AGING AMERICA: Will surge of older workers take jobs from young?
Are older people in the workforce stealing jobs from the young? Some experts ...
Are older workers stealing jobs from the young?
Are older workers taking jobs from young?
Do older workers steal jobs from younger ones?
Do older workers take jobs from the young?
Economists debunk claim that older workers who stay on keep younger workers...
Economists: Older workers aren't bad for young, economy
Economists: Older workers aren't hogging jobs
Experts debunk myth of old vs. young fight
Misconception: Older workers take jobs from young
Mythbuster: Elders don't take jobs from young
Old People are Stealing Jobs from Young People
Older Americans in workforce don't keep jobs from the young, economists say
Older workers aren't taking jobs from young, economists say
Older workers blamed for stealing jobs from young
Older workers don't take away jobs from young, experts say
Older Workers Taking Jobs from the Young? Nonsense! Say Economists
Older Workers Taking Jobs From The Young? Not So Much, Study Says
Perception persists that older workers take jobs from younger work force
Research: Boomers won't squeeze younger workers out of jobs
Researchers fight 'labor lump,' suggesting older workers are keeping jobs from...
Surge of older workers could take jobs from young
Will a surge of older workers take jobs from the young?
Will a surge of older workers take jobs from the young? Economists say the ...
Will A Surge Of Older Workers Take Jobs From Young?
Will Surge Of Older Workers Displace The Young?
Will surge of older workers take jobs from young?
Back in September of 2012, I wrote to April Yanyuan Wu and Alicia Munnell of Boston College, the authors of a Pew Charitable Trust report featured in the article. I explained that the fallacy claim was a canard and that I had written several scholarly articles rebutting the claim. Wu replied that she was "glad to hear that our results are consistent with those of your work." I wrote back to tell her that is not what I had said. I didn't receive a reply to my second message.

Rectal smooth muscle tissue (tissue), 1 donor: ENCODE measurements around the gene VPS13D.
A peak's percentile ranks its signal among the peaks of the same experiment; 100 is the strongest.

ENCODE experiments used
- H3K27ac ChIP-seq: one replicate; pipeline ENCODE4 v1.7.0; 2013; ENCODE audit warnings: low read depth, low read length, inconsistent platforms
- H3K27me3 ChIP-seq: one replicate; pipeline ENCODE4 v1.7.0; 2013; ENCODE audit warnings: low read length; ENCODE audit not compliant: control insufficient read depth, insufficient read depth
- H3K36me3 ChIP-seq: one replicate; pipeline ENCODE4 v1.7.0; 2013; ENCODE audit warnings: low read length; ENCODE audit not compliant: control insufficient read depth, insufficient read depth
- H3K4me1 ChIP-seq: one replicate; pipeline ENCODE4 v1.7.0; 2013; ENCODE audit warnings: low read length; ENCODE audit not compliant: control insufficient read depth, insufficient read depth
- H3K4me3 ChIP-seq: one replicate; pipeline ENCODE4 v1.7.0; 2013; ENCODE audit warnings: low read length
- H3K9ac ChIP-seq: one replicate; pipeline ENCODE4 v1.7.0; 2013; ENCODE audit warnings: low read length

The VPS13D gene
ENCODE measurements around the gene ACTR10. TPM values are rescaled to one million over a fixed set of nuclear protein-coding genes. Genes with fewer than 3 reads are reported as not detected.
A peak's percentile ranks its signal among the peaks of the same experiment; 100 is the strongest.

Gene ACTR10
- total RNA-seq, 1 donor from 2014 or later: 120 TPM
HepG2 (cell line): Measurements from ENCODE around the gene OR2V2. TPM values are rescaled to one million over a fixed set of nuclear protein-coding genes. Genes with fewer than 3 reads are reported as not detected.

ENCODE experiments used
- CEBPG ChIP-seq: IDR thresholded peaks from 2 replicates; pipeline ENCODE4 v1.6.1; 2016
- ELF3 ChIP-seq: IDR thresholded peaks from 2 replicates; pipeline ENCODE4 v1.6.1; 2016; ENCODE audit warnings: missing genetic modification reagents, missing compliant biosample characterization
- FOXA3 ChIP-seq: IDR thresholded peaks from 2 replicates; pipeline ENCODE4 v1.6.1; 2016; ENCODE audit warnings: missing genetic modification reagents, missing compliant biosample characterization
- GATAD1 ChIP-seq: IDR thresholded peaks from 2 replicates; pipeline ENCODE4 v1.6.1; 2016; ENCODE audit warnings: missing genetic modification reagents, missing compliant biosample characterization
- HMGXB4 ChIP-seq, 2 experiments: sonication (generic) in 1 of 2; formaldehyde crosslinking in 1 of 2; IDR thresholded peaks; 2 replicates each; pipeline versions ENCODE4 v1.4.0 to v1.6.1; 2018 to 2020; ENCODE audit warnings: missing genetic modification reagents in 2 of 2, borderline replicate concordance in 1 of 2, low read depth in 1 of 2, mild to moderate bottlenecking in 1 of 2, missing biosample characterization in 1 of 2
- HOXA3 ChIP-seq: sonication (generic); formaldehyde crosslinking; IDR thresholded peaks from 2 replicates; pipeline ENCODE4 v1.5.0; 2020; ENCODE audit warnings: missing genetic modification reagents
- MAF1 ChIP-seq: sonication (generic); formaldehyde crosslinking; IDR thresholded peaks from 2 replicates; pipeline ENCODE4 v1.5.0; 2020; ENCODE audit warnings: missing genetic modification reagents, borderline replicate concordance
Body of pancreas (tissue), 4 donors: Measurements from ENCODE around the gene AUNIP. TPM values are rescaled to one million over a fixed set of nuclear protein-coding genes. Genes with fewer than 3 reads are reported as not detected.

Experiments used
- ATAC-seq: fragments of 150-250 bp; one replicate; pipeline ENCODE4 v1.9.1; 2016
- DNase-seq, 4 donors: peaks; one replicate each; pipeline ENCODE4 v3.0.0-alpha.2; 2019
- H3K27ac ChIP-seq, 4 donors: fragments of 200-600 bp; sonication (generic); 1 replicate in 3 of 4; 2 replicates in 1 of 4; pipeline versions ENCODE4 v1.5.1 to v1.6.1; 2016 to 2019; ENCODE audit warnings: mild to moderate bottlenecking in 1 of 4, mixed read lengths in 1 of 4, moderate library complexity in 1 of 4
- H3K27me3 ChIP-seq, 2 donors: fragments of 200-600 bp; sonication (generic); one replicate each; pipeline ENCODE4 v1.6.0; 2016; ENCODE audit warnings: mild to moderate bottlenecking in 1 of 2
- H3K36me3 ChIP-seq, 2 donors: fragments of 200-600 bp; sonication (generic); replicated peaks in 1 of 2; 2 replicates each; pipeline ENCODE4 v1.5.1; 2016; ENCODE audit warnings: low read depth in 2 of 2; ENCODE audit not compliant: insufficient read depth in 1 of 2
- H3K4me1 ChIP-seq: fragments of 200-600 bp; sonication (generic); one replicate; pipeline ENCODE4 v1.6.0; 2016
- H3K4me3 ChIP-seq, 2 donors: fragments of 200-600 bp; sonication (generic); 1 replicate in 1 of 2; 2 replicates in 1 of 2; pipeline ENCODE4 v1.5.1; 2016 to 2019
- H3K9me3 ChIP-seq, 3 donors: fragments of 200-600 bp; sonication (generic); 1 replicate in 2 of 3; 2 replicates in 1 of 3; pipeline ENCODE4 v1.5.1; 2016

To Hell with April Wu, Alicia Munnell, Jonathan Gruber, Matt Sedensky and all the other hack economists and reporters who keep propagating this lie and calumny. What I want to know is why the non-hacks don't stand up to this perpetual hogwash. It wouldn't be hard to do, intellectually. But is there, perhaps, something in the economists' unspoken "code of honor" that prevents them from naming that "one unique fact" that is the root of their collective identity?

What might that "one unique fact" be?


Cirze said...

Never let ignorant people know that you think they are stupid.

Or vice versa.

It never works out well for the truth tellers in our "informed" era.

Jack said...

"I explained that the fallacy claim was a canard and that I had written several scholarly articles rebutting the claim."

Please explain, if the fallacy claim is a canard does that mean that there is a fixed quantity of work to be performed by labor? Or does it mean that the hiring of additional workers will spur sufficient demand so as to require an increase in production resulting in an increase in the required labor?

This persistent conflict of a fallacy being a canard makes it difficult to keep clear which is the less valid argument. Is that the intention of those who perpetuate the fallacy of a fallacy.

Sandwichman said...

"Please explain..."


I have "explained" it over and over again. No, there is not a fixed amount of work. That is not an "explanation." It is an assertion based on observation. But that's not the point.

"Look, over there, a fixed amount of work!"

Don't confuse explaining a parody with explaining a fact in the real world. The "theory" of the lump of labour is not a theory. It is a parody of a theory used to ridicule people who don't swallow the whole glass of Say's Law kool-aid. If you don't get the joke, it's not going to be funny when someone explains it to you. So then you'll wonder, "What's funny about that?"

Yes, conscious or not, the intention of those who perpetuate the fallacy is to create a distraction that lets them cling to their own dubious assumptions without having to disclose (even to themselves) what those assumptions are.

When somebody says, "look, over there, a fixed amount of work!" don't be distracted by trying to figure out what's over there that they're pointing at. What they mean is "don't look over here!"